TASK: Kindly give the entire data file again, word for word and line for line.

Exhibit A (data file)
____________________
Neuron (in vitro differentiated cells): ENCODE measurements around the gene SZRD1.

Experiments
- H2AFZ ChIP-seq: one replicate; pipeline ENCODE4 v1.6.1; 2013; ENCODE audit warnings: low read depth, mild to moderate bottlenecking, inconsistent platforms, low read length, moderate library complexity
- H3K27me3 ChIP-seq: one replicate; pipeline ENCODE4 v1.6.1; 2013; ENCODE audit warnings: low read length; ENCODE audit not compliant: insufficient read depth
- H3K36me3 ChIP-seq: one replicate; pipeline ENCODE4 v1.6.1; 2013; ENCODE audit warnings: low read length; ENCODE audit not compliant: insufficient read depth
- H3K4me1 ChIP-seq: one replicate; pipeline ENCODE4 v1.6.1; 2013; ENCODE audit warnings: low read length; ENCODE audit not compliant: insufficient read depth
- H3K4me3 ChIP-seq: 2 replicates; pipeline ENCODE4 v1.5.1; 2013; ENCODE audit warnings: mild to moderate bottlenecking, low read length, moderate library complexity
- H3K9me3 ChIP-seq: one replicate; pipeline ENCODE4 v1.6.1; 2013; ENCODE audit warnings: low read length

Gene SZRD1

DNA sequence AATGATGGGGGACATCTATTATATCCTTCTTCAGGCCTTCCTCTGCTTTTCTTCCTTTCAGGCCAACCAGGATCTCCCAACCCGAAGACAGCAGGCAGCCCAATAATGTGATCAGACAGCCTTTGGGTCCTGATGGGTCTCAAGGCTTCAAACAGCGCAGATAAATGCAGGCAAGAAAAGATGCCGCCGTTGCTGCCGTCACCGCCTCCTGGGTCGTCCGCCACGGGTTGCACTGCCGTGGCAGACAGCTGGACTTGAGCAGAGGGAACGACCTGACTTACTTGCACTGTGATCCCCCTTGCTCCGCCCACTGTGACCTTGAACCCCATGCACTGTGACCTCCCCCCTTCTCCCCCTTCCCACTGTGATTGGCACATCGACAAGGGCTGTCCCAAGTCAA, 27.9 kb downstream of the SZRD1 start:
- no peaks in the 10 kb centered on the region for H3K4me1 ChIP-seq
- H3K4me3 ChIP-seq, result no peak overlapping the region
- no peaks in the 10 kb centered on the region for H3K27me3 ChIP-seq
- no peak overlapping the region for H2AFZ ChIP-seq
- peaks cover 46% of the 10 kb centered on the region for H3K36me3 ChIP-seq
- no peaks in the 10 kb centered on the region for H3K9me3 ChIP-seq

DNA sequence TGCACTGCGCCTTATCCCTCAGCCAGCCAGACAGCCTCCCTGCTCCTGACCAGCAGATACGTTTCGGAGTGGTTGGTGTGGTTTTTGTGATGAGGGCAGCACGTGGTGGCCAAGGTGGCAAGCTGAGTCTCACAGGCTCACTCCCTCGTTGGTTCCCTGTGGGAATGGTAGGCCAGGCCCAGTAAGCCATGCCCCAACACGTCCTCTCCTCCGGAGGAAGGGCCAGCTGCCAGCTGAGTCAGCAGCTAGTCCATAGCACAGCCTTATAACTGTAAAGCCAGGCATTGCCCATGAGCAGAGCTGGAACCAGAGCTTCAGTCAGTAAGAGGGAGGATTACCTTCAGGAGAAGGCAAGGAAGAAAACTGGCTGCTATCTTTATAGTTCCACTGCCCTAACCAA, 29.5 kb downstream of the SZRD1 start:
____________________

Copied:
Neuron (in vitro differentiated cells): ENCODE measurements around the gene SZRD1.

Experiments
- H2AFZ ChIP-seq: one replicate; pipeline ENCODE4 v1.6.1; 2013; ENCODE audit warnings: low read depth, mild to moderate bottlenecking, inconsistent platforms, low read length, moderate library complexity
- H3K27me3 ChIP-seq: one replicate; pipeline ENCODE4 v1.6.1; 2013; ENCODE audit warnings: low read length; ENCODE audit not compliant: insufficient read depth
- H3K36me3 ChIP-seq: one replicate; pipeline ENCODE4 v1.6.1; 2013; ENCODE audit warnings: low read length; ENCODE audit not compliant: insufficient read depth
- H3K4me1 ChIP-seq: one replicate; pipeline ENCODE4 v1.6.1; 2013; ENCODE audit warnings: low read length; ENCODE audit not compliant: insufficient read depth
- H3K4me3 ChIP-seq: 2 replicates; pipeline ENCODE4 v1.5.1; 2013; ENCODE audit warnings: mild to moderate bottlenecking, low read length, moderate library complexity
- H3K9me3 ChIP-seq: one replicate; pipeline ENCODE4 v1.6.1; 2013; ENCODE audit warnings: low read length

Gene SZRD1

DNA sequence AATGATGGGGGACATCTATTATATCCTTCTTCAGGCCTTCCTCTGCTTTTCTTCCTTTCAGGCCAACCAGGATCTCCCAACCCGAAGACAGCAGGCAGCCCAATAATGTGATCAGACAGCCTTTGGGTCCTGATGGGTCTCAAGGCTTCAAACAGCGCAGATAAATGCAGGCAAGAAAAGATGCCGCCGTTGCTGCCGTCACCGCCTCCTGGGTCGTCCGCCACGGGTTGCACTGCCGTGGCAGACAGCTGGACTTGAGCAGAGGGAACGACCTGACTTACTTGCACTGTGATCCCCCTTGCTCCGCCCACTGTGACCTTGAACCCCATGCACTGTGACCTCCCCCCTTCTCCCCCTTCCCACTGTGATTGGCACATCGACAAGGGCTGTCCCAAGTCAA, 27.9 kb downstream of the SZRD1 start:
- no peaks in the 10 kb centered on the region for H3K4me1 ChIP-seq
- H3K4me3 ChIP-seq, result no peak overlapping the region
- no peaks in the 10 kb centered on the region for H3K27me3 ChIP-seq
- no peak overlapping the region for H2AFZ ChIP-seq
- peaks cover 46% of the 10 kb centered on the region for H3K36me3 ChIP-seq
- no peaks in the 10 kb centered on the region for H3K9me3 ChIP-seq

DNA sequence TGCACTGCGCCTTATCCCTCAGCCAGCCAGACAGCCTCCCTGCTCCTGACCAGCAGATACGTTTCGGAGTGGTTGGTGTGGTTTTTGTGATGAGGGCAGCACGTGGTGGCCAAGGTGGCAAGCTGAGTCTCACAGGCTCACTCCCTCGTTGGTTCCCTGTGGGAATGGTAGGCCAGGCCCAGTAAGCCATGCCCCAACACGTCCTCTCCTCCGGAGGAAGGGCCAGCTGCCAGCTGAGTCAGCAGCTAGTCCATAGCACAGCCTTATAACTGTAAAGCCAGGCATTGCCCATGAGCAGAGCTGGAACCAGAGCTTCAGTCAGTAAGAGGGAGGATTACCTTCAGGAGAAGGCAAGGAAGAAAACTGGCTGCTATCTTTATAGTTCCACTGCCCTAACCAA, 29.5 kb downstream of the SZRD1 start: